Modeling Top Soil Erosion and Mass Failures in Steep Agricultural Slopes: Integrating WEPP and a Landslide Model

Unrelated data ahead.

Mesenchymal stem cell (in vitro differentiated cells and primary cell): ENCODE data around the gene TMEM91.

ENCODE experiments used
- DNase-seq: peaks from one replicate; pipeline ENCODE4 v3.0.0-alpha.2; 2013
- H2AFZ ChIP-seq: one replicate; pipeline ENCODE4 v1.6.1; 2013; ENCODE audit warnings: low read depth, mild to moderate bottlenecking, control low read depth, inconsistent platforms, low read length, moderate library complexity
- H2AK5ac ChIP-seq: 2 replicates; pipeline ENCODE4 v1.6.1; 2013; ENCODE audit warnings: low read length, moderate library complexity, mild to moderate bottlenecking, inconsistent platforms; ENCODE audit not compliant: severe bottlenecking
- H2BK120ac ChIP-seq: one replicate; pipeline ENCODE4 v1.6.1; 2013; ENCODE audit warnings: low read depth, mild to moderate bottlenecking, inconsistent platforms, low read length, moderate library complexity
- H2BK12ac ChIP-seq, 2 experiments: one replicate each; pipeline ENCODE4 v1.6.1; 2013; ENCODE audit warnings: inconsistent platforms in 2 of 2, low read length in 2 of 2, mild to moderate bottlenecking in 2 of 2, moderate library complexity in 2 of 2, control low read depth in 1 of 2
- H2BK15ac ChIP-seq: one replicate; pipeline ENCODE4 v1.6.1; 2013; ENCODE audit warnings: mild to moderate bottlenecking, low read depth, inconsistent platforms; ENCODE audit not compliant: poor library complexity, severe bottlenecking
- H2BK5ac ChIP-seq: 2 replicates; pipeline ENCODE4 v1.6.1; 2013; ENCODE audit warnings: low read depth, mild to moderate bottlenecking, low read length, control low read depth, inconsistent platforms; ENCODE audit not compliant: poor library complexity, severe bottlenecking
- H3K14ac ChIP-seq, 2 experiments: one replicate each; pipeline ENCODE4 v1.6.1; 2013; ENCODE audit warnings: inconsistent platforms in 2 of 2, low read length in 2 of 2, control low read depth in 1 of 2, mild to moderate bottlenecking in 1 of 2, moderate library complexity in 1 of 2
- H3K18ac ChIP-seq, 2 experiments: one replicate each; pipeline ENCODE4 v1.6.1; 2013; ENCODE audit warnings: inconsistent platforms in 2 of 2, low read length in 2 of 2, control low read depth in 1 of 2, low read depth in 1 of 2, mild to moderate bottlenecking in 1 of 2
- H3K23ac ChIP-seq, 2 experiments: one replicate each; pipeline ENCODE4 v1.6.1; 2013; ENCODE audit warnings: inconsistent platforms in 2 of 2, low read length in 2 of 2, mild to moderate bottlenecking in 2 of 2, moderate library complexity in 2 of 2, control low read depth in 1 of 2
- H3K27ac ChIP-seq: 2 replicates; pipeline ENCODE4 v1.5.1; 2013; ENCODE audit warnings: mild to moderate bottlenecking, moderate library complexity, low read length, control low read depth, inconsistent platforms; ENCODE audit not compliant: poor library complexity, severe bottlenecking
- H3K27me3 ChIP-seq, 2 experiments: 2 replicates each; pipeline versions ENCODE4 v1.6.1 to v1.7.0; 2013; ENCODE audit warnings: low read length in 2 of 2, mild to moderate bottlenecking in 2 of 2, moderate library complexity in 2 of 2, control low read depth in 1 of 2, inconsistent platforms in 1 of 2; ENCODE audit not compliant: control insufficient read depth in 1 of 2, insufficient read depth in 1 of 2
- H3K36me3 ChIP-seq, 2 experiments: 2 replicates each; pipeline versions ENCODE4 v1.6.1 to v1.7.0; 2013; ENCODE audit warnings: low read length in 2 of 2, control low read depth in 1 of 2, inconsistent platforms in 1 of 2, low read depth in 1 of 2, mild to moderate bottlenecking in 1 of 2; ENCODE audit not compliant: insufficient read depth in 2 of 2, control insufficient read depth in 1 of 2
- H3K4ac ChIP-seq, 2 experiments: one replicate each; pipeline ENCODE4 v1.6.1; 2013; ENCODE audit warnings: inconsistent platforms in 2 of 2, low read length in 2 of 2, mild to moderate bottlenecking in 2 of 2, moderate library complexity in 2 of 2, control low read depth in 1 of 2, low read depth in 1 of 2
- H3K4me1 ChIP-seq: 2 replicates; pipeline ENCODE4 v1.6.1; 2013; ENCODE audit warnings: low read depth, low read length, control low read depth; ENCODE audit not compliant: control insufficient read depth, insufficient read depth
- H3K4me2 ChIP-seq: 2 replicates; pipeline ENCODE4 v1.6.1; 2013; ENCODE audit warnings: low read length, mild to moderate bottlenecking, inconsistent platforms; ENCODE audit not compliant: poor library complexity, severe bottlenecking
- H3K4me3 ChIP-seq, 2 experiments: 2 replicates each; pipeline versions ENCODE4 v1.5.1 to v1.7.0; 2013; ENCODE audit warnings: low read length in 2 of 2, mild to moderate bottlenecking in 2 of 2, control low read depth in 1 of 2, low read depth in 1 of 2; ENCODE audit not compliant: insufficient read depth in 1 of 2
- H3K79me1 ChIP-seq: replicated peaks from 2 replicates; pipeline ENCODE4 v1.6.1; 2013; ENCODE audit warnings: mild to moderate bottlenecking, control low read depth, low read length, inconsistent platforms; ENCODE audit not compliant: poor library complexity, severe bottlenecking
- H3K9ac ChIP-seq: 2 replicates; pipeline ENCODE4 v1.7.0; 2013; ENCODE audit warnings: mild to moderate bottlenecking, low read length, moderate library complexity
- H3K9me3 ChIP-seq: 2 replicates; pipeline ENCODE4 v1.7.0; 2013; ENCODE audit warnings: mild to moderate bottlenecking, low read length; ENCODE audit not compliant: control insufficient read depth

Steep agricultural hillslopes are not only subjected to soil erosion, but also have a probability of failure. In hilly country were both soil erosion and landslide processes are active, the interaction between these processes is critical. A model called WEPP-SLIP was developed that integrates erosion modeling and landslide prediction to determine sediment delivery pre and post landslide failures. Initially, WEPP is used to estimate pre-failure erosion. The landslide model then predicts where a mass failure may occur along the slope. Changes in topography and soil structure are estimated from the predicted magnitude of the landslide. The WEPP model is then used again with the new topography to predict postfailure erosion. A flume based experiment was used to validate the modeling with loess and sandy type soil representative of hilly sheep pasture land in New Zealand. Results showed a good correlation between predicted and measured erosion and runoff. In fallow conditions, post-failure erosion was shown to be smaller than pre-failure erosion due to changes in slope and soil properties resulting from the failure. The opposite is true for hillslopes covered with grass, as slope failures disturb the cover resulting in greater erosion. Flume based results indicate that sediment yields during failures were high. WEPP-SLIP can be applied for individual hillslope profiles; however, efforts are on the way to create a spatially distributed model. The model will be used to improve management practices and calculate the long term implications of mass movements in hilly slopes.